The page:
Petapixel is a photography site I used to follow and I felt there were a few articles worth reading. Unfortunately, I have noticed too many controversial articles that lack objective information. For example, the author Sator wrote an article about how the e-mount is doomed; he’s not the “Angry Photographer” but he comes across with a similar acid tone to his speech. I don’t really want internet drama, hatred or negativity to be a part of my website, so I generally avoid targeting specific articles found on photography websites. I don’t want fame through infamy either; one day, I would like to acquire a skill worth following rather than hits driven through controversy.
I believe a few people have buyer’s Stockholm syndrome and the more you go out of your way to argue a point, the further it makes them act defensively. In doing so, they’ll usually lash out at you to avoid cognitive dissonance. Why write this then? You may ask. The article at Petapixel was full of disinformation; disinformation isn’t necessarily threatening but I believe these types of photographers are causing a negative impact on the community and the sales of Sony cameras. Moreover, it transcends passed the drivel, usually in a wave of ignorance (I mean this in the literal sense–lacking knowledge) spewed over comment sections of various YouTube videos. It is not my intention to convert devout followers of Canon, Nikon or Fuji but rather help those that’re a little more open minded. Perhaps those that’re concerned and might be asking themselves, “is there any truth to this article?”, and in my opinion the answer is no, there isn’t.
If you wish to criticise the firmware–I’m all aboard. I do not support people that say the e-mount is flawed by design and pointlessly whine about it; not only are their claims fictitious but they are counterproductive.
Response to the article
I’ll start to address the main points brought up by Sator. I’d originally written this page in a way that targeted each paragraph and quoted them directly but it’s obnoxious to write and it’s tiresome to read. His article is somewhat old now but the five main points still get brought up numerous times:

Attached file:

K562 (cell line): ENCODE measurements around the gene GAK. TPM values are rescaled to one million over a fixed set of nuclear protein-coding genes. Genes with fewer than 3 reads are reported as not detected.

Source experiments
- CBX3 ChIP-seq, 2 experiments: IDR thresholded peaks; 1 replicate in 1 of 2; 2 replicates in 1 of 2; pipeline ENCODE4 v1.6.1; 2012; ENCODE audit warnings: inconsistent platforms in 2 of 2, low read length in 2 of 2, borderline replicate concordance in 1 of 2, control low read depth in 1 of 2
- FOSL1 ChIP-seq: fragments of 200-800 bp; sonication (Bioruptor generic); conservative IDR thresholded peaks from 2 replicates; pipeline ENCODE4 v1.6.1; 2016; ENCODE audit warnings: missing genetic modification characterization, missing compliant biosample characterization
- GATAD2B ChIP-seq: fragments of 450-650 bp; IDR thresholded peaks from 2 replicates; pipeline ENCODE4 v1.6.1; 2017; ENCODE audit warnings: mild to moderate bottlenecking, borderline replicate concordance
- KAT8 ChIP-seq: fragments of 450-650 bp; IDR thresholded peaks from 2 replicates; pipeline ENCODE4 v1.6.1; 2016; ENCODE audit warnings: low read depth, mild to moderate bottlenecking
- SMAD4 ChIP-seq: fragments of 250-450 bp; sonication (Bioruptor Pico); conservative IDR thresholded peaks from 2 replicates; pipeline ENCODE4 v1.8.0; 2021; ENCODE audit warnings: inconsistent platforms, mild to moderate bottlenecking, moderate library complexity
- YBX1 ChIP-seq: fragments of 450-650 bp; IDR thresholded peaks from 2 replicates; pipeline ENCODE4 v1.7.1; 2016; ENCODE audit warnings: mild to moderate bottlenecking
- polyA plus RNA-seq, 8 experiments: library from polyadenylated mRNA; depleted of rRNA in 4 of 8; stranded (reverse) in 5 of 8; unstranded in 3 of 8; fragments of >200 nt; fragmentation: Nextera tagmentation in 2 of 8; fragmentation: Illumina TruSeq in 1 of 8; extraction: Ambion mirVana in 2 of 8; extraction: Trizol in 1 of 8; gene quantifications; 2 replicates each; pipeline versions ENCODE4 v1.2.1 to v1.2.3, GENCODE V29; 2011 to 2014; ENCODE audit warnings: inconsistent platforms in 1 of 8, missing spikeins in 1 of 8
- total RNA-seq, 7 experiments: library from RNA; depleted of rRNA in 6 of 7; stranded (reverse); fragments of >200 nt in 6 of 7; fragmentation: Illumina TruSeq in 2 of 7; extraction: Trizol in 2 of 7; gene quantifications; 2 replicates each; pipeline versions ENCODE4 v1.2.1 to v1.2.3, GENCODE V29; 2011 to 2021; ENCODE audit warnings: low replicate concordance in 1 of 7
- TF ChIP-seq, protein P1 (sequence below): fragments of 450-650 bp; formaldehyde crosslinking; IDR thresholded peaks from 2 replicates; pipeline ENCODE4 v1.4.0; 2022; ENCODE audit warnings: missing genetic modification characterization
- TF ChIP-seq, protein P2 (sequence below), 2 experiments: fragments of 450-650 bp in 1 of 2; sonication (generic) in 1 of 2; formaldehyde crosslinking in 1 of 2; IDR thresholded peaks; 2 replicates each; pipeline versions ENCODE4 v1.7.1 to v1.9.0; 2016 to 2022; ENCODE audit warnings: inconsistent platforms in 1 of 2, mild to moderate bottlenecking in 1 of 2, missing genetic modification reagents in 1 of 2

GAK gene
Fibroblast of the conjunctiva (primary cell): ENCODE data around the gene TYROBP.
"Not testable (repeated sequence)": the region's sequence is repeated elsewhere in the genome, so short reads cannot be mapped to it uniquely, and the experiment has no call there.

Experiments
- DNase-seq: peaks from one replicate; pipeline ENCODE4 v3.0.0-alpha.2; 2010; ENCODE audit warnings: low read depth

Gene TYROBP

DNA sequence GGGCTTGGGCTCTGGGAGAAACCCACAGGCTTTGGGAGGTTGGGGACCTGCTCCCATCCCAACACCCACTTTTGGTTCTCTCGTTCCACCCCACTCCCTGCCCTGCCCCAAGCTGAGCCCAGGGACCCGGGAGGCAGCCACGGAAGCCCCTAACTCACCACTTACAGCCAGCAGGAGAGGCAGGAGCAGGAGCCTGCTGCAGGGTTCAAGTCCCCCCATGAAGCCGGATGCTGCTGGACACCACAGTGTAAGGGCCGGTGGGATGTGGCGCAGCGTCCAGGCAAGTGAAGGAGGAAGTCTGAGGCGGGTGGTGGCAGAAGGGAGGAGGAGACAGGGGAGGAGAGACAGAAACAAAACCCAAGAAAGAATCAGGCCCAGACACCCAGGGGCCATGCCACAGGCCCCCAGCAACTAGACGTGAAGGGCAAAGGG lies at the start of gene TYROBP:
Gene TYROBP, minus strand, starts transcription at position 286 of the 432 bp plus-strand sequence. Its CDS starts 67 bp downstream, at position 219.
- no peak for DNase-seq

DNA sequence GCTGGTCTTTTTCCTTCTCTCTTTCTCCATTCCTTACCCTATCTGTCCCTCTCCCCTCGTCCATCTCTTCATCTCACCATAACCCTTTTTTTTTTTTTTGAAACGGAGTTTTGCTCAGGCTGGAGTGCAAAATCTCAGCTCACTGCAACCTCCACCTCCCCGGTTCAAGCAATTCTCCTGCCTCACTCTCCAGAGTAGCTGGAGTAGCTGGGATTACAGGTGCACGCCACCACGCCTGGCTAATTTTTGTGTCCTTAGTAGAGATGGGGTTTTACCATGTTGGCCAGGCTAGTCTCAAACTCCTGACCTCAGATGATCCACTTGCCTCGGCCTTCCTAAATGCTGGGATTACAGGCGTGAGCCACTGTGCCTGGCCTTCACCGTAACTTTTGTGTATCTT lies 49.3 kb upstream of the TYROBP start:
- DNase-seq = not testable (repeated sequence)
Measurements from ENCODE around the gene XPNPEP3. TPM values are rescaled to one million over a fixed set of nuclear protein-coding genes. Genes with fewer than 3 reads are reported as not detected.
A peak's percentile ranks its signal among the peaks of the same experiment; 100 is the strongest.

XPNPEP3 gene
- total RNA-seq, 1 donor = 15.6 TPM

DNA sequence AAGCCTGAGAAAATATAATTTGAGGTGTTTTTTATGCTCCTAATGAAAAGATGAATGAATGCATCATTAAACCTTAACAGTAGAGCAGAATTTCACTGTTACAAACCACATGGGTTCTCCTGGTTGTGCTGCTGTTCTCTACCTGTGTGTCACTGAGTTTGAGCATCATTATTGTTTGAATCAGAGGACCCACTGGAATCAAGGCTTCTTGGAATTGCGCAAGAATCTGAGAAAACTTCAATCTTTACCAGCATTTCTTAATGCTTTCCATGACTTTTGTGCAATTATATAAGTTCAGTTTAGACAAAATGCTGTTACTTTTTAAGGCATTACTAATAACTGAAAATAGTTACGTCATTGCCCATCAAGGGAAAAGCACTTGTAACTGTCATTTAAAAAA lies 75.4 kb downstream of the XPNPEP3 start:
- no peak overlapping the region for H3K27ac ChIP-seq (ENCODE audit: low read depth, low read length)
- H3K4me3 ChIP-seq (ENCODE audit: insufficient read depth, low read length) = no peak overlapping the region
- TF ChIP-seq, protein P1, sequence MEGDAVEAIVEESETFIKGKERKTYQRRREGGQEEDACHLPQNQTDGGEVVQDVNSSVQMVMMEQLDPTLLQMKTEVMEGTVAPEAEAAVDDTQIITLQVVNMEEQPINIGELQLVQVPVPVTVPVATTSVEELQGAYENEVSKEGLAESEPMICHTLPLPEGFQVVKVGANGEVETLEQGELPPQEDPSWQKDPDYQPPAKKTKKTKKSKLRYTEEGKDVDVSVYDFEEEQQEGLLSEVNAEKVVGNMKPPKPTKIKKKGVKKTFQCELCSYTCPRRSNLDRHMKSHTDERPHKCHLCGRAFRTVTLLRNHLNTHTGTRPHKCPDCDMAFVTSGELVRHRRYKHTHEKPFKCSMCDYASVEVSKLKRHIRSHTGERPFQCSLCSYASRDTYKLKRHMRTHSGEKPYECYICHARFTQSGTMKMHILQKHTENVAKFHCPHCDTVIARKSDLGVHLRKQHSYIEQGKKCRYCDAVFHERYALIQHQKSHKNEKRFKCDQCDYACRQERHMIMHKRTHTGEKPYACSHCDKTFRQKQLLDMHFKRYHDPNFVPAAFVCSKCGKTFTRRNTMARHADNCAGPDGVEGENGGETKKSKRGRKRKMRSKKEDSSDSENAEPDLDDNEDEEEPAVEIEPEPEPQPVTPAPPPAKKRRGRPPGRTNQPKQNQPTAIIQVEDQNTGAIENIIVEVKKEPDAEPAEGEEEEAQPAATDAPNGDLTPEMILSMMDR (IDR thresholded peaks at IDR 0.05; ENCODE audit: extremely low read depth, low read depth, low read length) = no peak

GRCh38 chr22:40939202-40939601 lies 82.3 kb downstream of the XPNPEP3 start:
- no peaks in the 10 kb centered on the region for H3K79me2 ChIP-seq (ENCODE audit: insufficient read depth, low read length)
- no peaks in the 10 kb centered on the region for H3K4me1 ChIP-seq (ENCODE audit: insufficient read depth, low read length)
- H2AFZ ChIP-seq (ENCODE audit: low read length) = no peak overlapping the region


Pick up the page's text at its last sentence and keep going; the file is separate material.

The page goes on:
- IBIS (In body image stabilisation)
- Adapting lenses
- Live exposure preview
Sony’s a company that likes to experiment; sometimes those experiments fail and sometimes they succeed. It’s quite common for electronic companies to take big losses and make big gains; we only need to look at Samsung’s recent fiery phones to see proof of this. Sator compares the demographic of people that buy Sony cameras to “lemmings following each other over a cliff”. His justification is that since he bought the camera, it’s okay for him to insult people–just perfect.
Things go south when he tries to speak objectively about camera size. He’s compared a Sony body with IBIS to a Canon body without IBIS–he did not pick the first generation Sony cameras that lacked IBIS and were somewhat smaller–how convenient. His size comparisons are extremely illogical, erroneous and most of all misleading.
The comparisons are obviously unfair: there’s cameras with different features and lenses with completely different optical qualities put on the table; there’s even a lens with an incomparable focal length thrown into the mix. A reasonable thinking knowledgeable person would instantly disregard the article but the problem manifests itself in the truly ignorant (from the Latin verb ignorare: “not knowing.” I do not mean the informal insult). What if the reader doesn’t have much knowledge regarding specific Canon lenses? What if the reader hasn’t even picked up a Sony lens? The reader might then draw the conclusion that the comparisons are fair, after all, that’s just a “55mm f/1.8” we’re looking at and the other one is close enough if it’s a “50mm f/1.8”, right? By this logic, there’s zero difference between a Canon 50mm f/1.4 compared to the Zeiss Otus 50mm f/1.4. In reality, this is far from the truth.
The laws of physics
The “the laws of physics” rhetoric is used to try prove his point but unfortunately he does not mention what these “laws” or principles are. He doesn’t give us any objective information, optical formulas or solid math to use–he simply refers to quotes taken out of context by employees of known companies. A A while after I wrote this page, Kazuto Yamaki (president of Sigma) confirmed that Sigma plan to make Sigma lenses for Sony Full Frame E-Mount.
The “laws of physics” rhetoric sounds powerful and catchy, but it doesn’t make it fact–argumentum ad verecundiam. His main argument regarding physics is that the mount is too small in diameter to support IBIS, and “if you take something from the camera body, you have to give it back to the lens, and by the same amount“, note “have to” i.e. an absolute. This isn’t a “general rule” (as per the Angry Photographer’s claims in the comment section below) type statement–it is binary logic…